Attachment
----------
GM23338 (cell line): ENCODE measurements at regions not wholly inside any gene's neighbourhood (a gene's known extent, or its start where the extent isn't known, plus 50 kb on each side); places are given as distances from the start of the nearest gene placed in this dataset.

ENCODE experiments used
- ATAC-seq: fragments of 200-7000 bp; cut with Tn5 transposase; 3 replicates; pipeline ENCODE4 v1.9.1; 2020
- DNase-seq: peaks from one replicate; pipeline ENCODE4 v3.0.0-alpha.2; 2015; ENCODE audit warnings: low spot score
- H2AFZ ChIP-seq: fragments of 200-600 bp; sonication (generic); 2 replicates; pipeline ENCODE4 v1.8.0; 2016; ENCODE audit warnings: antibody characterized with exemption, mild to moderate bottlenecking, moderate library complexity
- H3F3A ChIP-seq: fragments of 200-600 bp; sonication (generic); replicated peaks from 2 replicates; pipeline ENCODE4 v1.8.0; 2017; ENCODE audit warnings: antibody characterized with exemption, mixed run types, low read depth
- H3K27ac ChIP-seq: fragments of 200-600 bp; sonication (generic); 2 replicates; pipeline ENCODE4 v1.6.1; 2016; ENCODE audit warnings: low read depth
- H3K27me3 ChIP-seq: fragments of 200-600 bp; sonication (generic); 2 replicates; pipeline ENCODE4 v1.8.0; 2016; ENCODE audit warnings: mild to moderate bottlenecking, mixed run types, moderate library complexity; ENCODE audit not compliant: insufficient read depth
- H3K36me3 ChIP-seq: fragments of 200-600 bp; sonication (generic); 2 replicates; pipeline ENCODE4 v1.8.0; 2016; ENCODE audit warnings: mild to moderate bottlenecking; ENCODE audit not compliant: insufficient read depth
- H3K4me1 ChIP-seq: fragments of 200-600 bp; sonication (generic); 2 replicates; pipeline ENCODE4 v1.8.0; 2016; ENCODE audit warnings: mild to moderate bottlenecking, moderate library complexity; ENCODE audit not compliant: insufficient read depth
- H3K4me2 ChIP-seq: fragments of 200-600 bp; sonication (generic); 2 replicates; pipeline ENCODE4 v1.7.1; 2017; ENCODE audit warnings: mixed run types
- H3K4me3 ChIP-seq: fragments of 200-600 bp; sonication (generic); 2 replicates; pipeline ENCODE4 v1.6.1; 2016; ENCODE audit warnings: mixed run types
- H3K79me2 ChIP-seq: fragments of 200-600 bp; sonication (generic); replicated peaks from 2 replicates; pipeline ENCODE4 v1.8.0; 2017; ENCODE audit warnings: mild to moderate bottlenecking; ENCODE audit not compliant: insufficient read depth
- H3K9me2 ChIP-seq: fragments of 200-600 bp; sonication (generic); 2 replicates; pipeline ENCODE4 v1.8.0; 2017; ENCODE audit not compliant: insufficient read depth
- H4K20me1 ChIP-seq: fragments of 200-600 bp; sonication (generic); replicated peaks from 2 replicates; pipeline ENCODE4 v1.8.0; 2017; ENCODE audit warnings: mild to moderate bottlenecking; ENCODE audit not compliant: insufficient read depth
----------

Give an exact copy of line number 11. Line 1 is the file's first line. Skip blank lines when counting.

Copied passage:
- H3K4me2 ChIP-seq: fragments of 200-600 bp; sonication (generic); 2 replicates; pipeline ENCODE4 v1.7.1; 2017; ENCODE audit warnings: mixed run types